Youth Lagoon’s “Football” is a jubilant ode to failure

Trevor Powers (aka Youth Lagoon). Photo by Tyler T. Williams.


High school sports take up an outsized portion of the American mind. Our nation is full of middle managers and salesmen who spend their leisure time reliving the moments on the field when they were gods. And those of us who tried but failed to summit the Mount Olympus of pre-collegiate athletics, whether due to a lack of talent or an injury, tend to carry those chips on our shoulders in ways we may not even realize.

Take Tony Soprano, for example: a man who commands respect and fear wherever he goes but is riddled with insecurity stemming from his underwhelming performance on the gridiron as an adolescent. This inner tension boils over in a famous scene from The Sopranos’ fifth season, in which Tony flips out over his senile Uncle Junior repeating that he “never had the makings of a varsity athlete” one too many times. Tony storms out of the family dinner, causing Junior to call him a “hothouse flower.”

Trevor Powers’ new Youth Lagoon track, “Football,” may have helped Tony ease his varsity blues, had he lived to hear it. (If, contrary to popular wisdom, he is still alive and well in his fictional timeline, it may be soothing him at time of publication.) The structurally simple, thematically wistful ballad is for those of us who never scored the big touchdown under Friday night lights but are still somehow getting by as adults, if just barely.

The song’s characters are surviving, not thriving: There’s Donnie, whose “face is wearin’ thin like an old shoe sole”; Mary, whose faith is similarly thin, so thin that she’d “fuck the preacher if he only paid enough”; and Momma, who’s “turned to dust” and is “on the train tracks waitin’ for the blood to rush.” In the middle of it all, there’s Trevor, chiming in over unassuming piano accompaniment with the simple request that these troubled souls refrain from unloading their pent-up emotional ammunition on him. Instead, he says, save it for “another person who caught the football,” maybe, if it’s not too much to ask.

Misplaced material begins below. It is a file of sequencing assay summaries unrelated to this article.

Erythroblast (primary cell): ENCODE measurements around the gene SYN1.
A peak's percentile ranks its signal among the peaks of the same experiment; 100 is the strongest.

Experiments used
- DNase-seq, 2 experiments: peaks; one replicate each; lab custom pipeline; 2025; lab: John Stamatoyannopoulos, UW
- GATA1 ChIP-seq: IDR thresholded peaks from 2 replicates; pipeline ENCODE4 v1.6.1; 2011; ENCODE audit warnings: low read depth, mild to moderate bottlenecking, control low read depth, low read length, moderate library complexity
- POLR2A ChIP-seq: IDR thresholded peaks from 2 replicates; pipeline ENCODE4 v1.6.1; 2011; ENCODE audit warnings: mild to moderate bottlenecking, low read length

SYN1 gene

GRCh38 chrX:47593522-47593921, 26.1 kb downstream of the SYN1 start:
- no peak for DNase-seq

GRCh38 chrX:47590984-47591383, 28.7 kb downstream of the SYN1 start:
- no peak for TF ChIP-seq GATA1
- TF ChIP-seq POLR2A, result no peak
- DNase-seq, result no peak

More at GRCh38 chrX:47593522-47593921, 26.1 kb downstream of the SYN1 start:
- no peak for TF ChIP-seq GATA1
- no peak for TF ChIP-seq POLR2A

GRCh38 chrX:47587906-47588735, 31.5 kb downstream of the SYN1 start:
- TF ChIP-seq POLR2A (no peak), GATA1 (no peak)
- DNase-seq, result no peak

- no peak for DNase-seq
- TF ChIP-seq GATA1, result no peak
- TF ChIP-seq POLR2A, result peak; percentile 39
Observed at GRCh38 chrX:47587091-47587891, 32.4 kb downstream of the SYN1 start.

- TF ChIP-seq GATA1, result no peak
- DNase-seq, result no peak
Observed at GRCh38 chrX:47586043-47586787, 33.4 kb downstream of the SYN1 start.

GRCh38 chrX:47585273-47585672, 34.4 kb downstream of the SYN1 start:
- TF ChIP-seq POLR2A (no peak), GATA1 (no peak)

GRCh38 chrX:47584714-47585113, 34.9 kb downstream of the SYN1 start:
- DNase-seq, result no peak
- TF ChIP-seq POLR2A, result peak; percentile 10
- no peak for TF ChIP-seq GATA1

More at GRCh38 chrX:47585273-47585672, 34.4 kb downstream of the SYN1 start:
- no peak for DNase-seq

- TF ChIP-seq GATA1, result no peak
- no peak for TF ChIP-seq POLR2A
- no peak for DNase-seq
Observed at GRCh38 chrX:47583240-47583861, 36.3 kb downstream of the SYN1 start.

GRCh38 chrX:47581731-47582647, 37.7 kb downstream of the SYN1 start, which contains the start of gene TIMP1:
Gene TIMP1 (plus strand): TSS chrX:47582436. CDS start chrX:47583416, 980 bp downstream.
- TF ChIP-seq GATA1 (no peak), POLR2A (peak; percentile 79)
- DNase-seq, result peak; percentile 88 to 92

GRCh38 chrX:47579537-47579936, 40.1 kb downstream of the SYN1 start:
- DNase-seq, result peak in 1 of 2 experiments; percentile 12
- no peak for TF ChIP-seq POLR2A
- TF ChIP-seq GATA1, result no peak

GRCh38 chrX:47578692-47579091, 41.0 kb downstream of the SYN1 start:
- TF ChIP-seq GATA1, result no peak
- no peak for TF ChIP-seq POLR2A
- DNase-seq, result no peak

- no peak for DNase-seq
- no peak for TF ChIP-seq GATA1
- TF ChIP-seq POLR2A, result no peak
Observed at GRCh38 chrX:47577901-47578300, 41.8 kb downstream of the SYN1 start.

“‘Football’ is really a celebration of failure,” Powers explains. “Society has a terrible habit of only recognizing achievement while glossing over the greatness in the shadows. We’re so distracted trying to earn love, worth, and value that we forget it’s something we inherently already have. I wanted to play with this idea through the lens of sports ‘cuz, in a lot of ways, sports are the truest religion. When I was young, it was the only way I knew how to connect with my dad. We didn’t have a lot in common, but we could both throw the ball. There were rules and rituals we could see eye-to-eye on. We didn’t have to argue over who was right or wrong. The difference in my family was, it didn’t matter how good I was. The act of just throwing a ball was communion. It didn’t matter if I caught it. I love my Dad for that.”

Watch Caleb Halter’s archival video treatment for “Football” or listen the track on its own below.